Disneyland Closes on September 11, 2001

Disneyland: September 11, 2001 11am

Disneyland: September 11, 2001 11am.  Flag has been lowered to half staff

As Disneyland celebrates its 60th diamond anniversary celebration, we look back at some notable days in the park’s history.

In its 60 year history, Disneyland has had only four unscheduled closures:

Disneyland closed in observance of national mourning.

November 23, 1963:  Disneyland closed in observance of national mourning.

In 1963, following the assassination of President John F. Kennedy.

In 1970, due to an anti-Vietnam riot in Los Angeles instigated by the Youth International Party.

In 1994, for ride and park inspection after the 1994 Northridge earthquake.

In 2001, after the September 11th terrorist attacks.

That’s just 4 unscheduled closure days out of 21,900 days!


We’re so glad that we got to go to Disneyland for the 60th Diamond Anniversary celebration this year!


Disneyland Cast Member Ginger’s Story

On the morning of September 11, 2001, the Walt Disney Company quickly closed its stateside theme parks that day, reportedly out of concern that the Disneyland and Walt Disney World resorts might also be on the terrorists’ target list.

In Florida, guests had already filled the parks at Walt Disney World by 10am, but on the West Coast, due to the time difference, the Disneyland Resort simply did not open that day.

“Due to circumstances beyond our control, the Magic Kingdom is now closed. Please follow the direction of the nearest Cast Member.”

Turning on her television, Disneyland cast member Ginger saw the morning news reporter’s faces change as they received the news that a plane had struck the World Trade Center. As she prepared for her early shift, she watched in horror as a plane hit the second tower.

Shortly after, a friend called, begging her not to go to Disneyland. She said she had heard that Disneyland was going to be bombed.

At her home near Disneyland, Ginger headed out to the park. Arriving early, she found that work crews for custodial, landscaping and construction were all at work, preparing the park for the day’s guests, as well as a major press event scheduled for the Friday opening of Who Wants to Be a Millionaire: Play It. Star Regis Philbin was to fly in from New York.

Across the esplanade, another cast member had ridden his bicycle through the backstage gate, showered and dressed, and was puzzled to find everyone from his office in the break room, watching television. Joining them, he watched the tragedy in New York unfold, until word came in that Disneyland would not open that day. Everyone on hand was pressed into service, calling anyone on the schedule to let them know they were not to come in.

At the Hollywood Gate, Ginger got word about the closure. Her new task for the day was to clear the work crews who were already in the park. She then hurried back to the gate to turn back arriving cast members who hadn’t gotten a message. Many of the young people hadn’t heard the news, and couldn’t understand how Disneyland could be closed. Ginger found herself telling the same sad story over and over again.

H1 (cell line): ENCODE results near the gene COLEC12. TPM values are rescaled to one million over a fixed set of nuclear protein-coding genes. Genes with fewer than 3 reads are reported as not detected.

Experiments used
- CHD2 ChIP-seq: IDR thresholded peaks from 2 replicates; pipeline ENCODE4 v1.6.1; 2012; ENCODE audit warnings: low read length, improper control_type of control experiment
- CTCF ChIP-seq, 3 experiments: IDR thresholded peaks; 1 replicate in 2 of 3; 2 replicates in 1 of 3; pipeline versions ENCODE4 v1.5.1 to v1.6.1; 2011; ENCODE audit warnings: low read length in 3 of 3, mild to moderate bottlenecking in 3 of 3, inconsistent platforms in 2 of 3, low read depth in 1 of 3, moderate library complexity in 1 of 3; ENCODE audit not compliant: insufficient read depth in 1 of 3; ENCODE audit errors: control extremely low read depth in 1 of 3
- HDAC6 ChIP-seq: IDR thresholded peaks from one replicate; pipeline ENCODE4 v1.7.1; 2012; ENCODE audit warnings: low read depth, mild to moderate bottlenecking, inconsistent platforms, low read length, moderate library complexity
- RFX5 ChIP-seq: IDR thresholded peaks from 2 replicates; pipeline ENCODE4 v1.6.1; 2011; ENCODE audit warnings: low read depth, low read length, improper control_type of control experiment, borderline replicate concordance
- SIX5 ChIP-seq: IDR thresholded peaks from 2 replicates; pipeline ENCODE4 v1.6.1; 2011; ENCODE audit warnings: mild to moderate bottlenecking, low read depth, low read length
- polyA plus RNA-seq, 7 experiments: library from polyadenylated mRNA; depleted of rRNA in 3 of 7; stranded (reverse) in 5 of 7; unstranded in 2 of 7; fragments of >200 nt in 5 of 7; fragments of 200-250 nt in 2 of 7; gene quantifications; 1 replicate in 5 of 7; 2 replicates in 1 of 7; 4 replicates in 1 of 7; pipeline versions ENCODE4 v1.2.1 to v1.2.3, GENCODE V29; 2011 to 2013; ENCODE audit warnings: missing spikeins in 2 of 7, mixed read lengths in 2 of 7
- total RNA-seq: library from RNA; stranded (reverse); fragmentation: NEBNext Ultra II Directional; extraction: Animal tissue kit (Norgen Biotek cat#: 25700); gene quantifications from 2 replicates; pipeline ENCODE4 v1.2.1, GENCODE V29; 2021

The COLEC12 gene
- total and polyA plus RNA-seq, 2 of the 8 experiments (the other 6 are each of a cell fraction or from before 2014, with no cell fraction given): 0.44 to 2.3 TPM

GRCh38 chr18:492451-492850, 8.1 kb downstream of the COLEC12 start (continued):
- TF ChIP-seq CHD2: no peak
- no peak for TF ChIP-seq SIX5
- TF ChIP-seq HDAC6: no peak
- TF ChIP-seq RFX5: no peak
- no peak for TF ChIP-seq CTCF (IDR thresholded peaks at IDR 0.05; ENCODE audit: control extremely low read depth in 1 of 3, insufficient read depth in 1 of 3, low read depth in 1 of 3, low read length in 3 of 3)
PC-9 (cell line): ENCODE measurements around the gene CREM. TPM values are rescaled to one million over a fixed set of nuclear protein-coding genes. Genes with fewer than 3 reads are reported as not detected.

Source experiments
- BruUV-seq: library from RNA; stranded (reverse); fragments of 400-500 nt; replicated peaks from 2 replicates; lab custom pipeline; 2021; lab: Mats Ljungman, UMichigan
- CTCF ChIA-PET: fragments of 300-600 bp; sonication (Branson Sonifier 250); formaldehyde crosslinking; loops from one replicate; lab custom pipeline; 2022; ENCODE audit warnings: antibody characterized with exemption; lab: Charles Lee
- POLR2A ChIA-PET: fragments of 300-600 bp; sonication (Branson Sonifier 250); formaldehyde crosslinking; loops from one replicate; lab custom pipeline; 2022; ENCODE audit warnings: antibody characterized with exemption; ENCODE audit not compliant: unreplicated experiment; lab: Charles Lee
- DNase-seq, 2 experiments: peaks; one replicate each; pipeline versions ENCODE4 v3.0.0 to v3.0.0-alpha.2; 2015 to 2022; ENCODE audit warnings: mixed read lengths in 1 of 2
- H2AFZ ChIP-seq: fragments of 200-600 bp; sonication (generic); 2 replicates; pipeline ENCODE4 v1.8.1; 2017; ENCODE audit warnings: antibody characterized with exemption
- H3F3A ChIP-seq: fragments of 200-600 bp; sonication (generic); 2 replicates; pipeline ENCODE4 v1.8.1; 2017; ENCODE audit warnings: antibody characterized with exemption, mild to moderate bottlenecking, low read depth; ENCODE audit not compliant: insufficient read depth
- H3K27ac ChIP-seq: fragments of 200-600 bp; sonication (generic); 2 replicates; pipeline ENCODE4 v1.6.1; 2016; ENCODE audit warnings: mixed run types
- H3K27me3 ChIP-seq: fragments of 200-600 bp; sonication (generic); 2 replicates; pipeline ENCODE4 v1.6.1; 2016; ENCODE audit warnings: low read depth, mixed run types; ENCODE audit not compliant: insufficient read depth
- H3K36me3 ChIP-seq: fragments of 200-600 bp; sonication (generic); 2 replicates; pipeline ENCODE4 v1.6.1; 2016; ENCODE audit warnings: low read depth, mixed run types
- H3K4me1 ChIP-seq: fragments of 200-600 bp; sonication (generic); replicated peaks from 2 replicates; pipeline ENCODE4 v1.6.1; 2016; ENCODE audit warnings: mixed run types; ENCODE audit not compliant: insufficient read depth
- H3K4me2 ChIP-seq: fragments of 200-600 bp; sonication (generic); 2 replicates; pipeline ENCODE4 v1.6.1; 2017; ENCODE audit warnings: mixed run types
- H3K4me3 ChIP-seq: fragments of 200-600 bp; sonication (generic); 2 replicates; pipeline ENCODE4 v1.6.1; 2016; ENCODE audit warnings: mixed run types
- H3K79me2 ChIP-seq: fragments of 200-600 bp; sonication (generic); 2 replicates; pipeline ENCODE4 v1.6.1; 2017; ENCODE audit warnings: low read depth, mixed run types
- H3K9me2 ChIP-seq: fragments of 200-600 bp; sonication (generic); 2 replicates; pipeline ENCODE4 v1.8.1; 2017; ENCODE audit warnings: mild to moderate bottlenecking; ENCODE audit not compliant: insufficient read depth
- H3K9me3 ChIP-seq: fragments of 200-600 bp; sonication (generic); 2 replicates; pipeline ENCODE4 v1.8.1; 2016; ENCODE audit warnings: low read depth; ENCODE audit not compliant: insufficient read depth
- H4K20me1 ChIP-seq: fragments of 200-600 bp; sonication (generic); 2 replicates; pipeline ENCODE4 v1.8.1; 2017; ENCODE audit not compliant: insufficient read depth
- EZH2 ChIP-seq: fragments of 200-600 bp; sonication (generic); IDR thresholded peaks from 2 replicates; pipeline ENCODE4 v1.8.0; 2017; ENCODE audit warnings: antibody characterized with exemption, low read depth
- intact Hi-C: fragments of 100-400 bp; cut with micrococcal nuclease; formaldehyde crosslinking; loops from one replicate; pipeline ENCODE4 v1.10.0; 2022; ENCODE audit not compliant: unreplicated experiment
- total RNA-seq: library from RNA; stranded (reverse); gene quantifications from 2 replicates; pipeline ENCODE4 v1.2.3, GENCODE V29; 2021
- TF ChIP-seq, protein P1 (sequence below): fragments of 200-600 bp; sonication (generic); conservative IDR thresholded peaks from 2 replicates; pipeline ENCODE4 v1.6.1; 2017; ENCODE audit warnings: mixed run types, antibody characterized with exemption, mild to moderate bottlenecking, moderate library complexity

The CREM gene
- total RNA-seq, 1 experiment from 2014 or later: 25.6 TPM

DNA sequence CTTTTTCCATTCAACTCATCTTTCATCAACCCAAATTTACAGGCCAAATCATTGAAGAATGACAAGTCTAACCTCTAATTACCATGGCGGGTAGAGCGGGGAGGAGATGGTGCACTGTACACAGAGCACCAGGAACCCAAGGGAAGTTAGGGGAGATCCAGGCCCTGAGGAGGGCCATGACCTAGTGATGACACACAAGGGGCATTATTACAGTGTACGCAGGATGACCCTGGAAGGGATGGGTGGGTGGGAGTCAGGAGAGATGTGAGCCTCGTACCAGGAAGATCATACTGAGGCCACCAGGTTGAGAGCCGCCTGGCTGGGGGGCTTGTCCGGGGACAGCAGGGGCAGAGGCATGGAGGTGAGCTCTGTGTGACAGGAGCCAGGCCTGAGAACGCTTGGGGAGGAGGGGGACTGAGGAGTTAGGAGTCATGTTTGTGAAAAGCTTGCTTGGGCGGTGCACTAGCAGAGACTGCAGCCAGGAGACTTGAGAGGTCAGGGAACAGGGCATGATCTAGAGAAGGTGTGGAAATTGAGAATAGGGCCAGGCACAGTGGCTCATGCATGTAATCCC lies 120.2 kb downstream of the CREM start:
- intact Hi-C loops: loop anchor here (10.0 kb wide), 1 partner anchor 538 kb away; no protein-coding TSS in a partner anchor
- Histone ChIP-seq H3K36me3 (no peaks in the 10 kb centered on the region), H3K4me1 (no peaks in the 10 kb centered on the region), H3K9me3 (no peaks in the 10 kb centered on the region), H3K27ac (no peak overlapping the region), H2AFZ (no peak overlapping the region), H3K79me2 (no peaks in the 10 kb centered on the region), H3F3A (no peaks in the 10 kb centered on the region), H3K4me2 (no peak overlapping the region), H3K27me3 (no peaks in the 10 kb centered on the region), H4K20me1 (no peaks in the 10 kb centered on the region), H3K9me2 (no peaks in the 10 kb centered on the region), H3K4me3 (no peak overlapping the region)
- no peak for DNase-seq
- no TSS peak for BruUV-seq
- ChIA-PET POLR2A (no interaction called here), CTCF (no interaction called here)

One cast member who was woken up by a phone call at home later recalled that the enormity of the situation sank in only after he was told that Disney had closed all their theme parks. The events on the East Coast seemed unbelievable at first hearing; the decision to close the Disney theme parks was much more immediate.

Over at Disneyland, the young man with the bike was busy making phone calls, when word suddenly came through park radios to evacuate all buildings. A report had been received that planes were headed toward the resort. After hurrying through the building, ensuring that every office was cleared, he joined his co-workers and waited in their pre-designated evacuation area. After a tense wait, the all clear finally came through.

As the sun rose higher in the California sky, a sense of eerie calm settled over the Disneyland Resort. The only activity was at the hotels, where stranded guests were handled with Disney’s famous hospitality. A crew from the park was diverted to handle immediate needs, and characters were sent out in force to entertain the children who couldn’t understand why they had to stay at the hotel all day, as their parents huddled around television sets.

Taking her first break of the day, Ginger recalled that she had a disposable camera in her locker. She had purchased it to take photos of the last Sunday’s final performance of The Country Bears in Critter Country.

dl closed1 (2)

Picking up the camera, Ginger headed over to Disneyland. Her first stop was Town Square, to see if the flag had been moved to half-staff. She was pleased to note that this had, indeed, been done.

Although the sun was shining brightly, there was a deafening silence, due to the fact that Main Street was deserted. Even the familiar park music had been turned off. Ginger would later describe it as the happiest place on earth on the saddest day she could ever remember being there.

(Article and photo source:  TheLaughingPlace.com)


working together at DAK

Working together at DAK.

Two Girls and a Mouse Tale

   by Elly Collins & Caroline Collins

Ever wonder what it’s like to work for Disney???

We worked at WDW for a year in the Disney College Program and have written a book about what it’s like to be a cast member working for Disney.

We’ve included advice on how to successfully get into the DCP program, including some of the actual phone interview questions, how to have a successful internship, and how not self-term before your program ends. Our book is filled with lots of behind-the-scene stories of the magic of Disney.

Available now at Amazon.com in paperback and Kindle formats. Published by Theme Park Press.

Book Link:  Two Girls and a Mouse Tale


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